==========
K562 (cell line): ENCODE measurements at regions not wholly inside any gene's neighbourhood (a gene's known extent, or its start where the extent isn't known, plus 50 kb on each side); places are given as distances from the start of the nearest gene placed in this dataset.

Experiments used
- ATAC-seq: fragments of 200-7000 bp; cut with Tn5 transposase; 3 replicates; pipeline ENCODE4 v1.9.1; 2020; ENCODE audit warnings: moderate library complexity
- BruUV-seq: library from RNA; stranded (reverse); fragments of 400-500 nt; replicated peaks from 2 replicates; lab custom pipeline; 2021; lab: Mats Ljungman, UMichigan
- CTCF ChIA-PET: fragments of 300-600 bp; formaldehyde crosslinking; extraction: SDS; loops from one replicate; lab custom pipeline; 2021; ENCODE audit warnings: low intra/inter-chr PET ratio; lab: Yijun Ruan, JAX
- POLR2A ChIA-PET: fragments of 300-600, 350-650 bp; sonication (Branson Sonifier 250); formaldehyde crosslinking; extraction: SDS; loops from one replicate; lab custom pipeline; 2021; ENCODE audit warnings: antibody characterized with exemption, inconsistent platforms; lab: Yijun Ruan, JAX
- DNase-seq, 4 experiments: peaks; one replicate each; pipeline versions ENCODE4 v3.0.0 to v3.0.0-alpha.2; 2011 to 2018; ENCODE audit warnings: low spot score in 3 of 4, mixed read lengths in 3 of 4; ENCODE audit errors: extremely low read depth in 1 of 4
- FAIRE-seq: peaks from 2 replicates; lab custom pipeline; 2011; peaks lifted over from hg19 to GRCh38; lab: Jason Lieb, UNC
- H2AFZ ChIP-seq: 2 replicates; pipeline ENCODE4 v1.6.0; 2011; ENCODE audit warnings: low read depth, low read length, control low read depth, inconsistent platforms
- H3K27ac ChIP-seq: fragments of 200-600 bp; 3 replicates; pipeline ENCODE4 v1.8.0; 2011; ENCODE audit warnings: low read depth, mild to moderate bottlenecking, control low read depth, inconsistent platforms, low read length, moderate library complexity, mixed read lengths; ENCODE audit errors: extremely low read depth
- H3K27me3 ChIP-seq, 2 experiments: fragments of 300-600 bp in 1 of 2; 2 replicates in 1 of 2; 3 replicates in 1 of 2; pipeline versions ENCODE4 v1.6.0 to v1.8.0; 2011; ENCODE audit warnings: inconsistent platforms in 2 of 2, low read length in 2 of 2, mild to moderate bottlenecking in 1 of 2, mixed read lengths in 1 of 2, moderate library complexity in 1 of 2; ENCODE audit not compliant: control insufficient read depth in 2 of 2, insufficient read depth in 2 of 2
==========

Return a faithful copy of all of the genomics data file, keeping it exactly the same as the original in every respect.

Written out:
K562 (cell line): ENCODE measurements at regions not wholly inside any gene's neighbourhood (a gene's known extent, or its start where the extent isn't known, plus 50 kb on each side); places are given as distances from the start of the nearest gene placed in this dataset.

Experiments used
- ATAC-seq: fragments of 200-7000 bp; cut with Tn5 transposase; 3 replicates; pipeline ENCODE4 v1.9.1; 2020; ENCODE audit warnings: moderate library complexity
- BruUV-seq: library from RNA; stranded (reverse); fragments of 400-500 nt; replicated peaks from 2 replicates; lab custom pipeline; 2021; lab: Mats Ljungman, UMichigan
- CTCF ChIA-PET: fragments of 300-600 bp; formaldehyde crosslinking; extraction: SDS; loops from one replicate; lab custom pipeline; 2021; ENCODE audit warnings: low intra/inter-chr PET ratio; lab: Yijun Ruan, JAX
- POLR2A ChIA-PET: fragments of 300-600, 350-650 bp; sonication (Branson Sonifier 250); formaldehyde crosslinking; extraction: SDS; loops from one replicate; lab custom pipeline; 2021; ENCODE audit warnings: antibody characterized with exemption, inconsistent platforms; lab: Yijun Ruan, JAX
- DNase-seq, 4 experiments: peaks; one replicate each; pipeline versions ENCODE4 v3.0.0 to v3.0.0-alpha.2; 2011 to 2018; ENCODE audit warnings: low spot score in 3 of 4, mixed read lengths in 3 of 4; ENCODE audit errors: extremely low read depth in 1 of 4
- FAIRE-seq: peaks from 2 replicates; lab custom pipeline; 2011; peaks lifted over from hg19 to GRCh38; lab: Jason Lieb, UNC
- H2AFZ ChIP-seq: 2 replicates; pipeline ENCODE4 v1.6.0; 2011; ENCODE audit warnings: low read depth, low read length, control low read depth, inconsistent platforms
- H3K27ac ChIP-seq: fragments of 200-600 bp; 3 replicates; pipeline ENCODE4 v1.8.0; 2011; ENCODE audit warnings: low read depth, mild to moderate bottlenecking, control low read depth, inconsistent platforms, low read length, moderate library complexity, mixed read lengths; ENCODE audit errors: extremely low read depth
- H3K27me3 ChIP-seq, 2 experiments: fragments of 300-600 bp in 1 of 2; 2 replicates in 1 of 2; 3 replicates in 1 of 2; pipeline versions ENCODE4 v1.6.0 to v1.8.0; 2011; ENCODE audit warnings: inconsistent platforms in 2 of 2, low read length in 2 of 2, mild to moderate bottlenecking in 1 of 2, mixed read lengths in 1 of 2, moderate library complexity in 1 of 2; ENCODE audit not compliant: control insufficient read depth in 2 of 2, insufficient read depth in 2 of 2